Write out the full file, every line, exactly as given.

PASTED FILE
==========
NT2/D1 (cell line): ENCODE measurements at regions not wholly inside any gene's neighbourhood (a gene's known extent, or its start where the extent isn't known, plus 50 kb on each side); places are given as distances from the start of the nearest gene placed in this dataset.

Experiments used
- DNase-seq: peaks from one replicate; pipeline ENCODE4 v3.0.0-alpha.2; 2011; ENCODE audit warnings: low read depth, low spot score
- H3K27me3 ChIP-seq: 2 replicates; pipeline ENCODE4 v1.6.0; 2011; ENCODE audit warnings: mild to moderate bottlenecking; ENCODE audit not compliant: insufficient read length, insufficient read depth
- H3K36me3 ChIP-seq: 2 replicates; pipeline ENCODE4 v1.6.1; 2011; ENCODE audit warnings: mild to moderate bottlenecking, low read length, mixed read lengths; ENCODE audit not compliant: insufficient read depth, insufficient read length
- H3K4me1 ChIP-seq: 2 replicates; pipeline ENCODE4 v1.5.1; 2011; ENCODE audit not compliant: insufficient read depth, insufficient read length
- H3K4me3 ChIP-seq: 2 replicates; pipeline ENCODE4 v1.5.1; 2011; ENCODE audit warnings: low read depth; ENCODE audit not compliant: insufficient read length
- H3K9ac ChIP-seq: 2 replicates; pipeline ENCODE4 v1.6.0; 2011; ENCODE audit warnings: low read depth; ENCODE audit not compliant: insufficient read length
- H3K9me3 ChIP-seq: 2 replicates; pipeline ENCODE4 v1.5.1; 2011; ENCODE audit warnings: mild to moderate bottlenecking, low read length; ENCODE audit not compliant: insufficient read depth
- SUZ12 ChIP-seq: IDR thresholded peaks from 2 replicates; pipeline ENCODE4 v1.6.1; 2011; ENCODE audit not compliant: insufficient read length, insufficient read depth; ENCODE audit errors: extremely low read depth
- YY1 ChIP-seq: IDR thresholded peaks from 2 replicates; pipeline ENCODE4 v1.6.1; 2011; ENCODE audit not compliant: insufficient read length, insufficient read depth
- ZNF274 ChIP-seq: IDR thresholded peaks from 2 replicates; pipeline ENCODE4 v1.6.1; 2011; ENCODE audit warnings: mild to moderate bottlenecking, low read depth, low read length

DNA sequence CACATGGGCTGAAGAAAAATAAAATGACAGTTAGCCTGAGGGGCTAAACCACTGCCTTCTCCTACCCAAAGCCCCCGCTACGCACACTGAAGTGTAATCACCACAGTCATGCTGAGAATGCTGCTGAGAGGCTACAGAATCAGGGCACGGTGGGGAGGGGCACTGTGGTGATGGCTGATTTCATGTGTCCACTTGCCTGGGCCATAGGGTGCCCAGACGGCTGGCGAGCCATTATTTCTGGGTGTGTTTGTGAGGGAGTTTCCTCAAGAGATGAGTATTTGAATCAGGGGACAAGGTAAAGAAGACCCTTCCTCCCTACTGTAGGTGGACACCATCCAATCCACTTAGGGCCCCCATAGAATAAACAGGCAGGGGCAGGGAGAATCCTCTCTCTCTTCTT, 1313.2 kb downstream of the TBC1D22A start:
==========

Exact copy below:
NT2/D1 (cell line): ENCODE measurements at regions not wholly inside any gene's neighbourhood (a gene's known extent, or its start where the extent isn't known, plus 50 kb on each side); places are given as distances from the start of the nearest gene placed in this dataset.

Experiments used
- DNase-seq: peaks from one replicate; pipeline ENCODE4 v3.0.0-alpha.2; 2011; ENCODE audit warnings: low read depth, low spot score
- H3K27me3 ChIP-seq: 2 replicates; pipeline ENCODE4 v1.6.0; 2011; ENCODE audit warnings: mild to moderate bottlenecking; ENCODE audit not compliant: insufficient read length, insufficient read depth
- H3K36me3 ChIP-seq: 2 replicates; pipeline ENCODE4 v1.6.1; 2011; ENCODE audit warnings: mild to moderate bottlenecking, low read length, mixed read lengths; ENCODE audit not compliant: insufficient read depth, insufficient read length
- H3K4me1 ChIP-seq: 2 replicates; pipeline ENCODE4 v1.5.1; 2011; ENCODE audit not compliant: insufficient read depth, insufficient read length
- H3K4me3 ChIP-seq: 2 replicates; pipeline ENCODE4 v1.5.1; 2011; ENCODE audit warnings: low read depth; ENCODE audit not compliant: insufficient read length
- H3K9ac ChIP-seq: 2 replicates; pipeline ENCODE4 v1.6.0; 2011; ENCODE audit warnings: low read depth; ENCODE audit not compliant: insufficient read length
- H3K9me3 ChIP-seq: 2 replicates; pipeline ENCODE4 v1.5.1; 2011; ENCODE audit warnings: mild to moderate bottlenecking, low read length; ENCODE audit not compliant: insufficient read depth
- SUZ12 ChIP-seq: IDR thresholded peaks from 2 replicates; pipeline ENCODE4 v1.6.1; 2011; ENCODE audit not compliant: insufficient read length, insufficient read depth; ENCODE audit errors: extremely low read depth
- YY1 ChIP-seq: IDR thresholded peaks from 2 replicates; pipeline ENCODE4 v1.6.1; 2011; ENCODE audit not compliant: insufficient read length, insufficient read depth
- ZNF274 ChIP-seq: IDR thresholded peaks from 2 replicates; pipeline ENCODE4 v1.6.1; 2011; ENCODE audit warnings: mild to moderate bottlenecking, low read depth, low read length

DNA sequence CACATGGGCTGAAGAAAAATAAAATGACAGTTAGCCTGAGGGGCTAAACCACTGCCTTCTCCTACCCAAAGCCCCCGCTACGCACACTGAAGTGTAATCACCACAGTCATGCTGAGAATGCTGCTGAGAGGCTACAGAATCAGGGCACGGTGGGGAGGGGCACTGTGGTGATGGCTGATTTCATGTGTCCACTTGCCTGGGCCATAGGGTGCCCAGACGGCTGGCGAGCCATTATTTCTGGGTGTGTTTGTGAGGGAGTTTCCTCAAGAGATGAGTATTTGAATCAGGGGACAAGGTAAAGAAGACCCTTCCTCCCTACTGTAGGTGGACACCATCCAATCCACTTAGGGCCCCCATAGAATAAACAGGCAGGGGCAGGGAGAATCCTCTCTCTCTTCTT, 1313.2 kb downstream of the TBC1D22A start: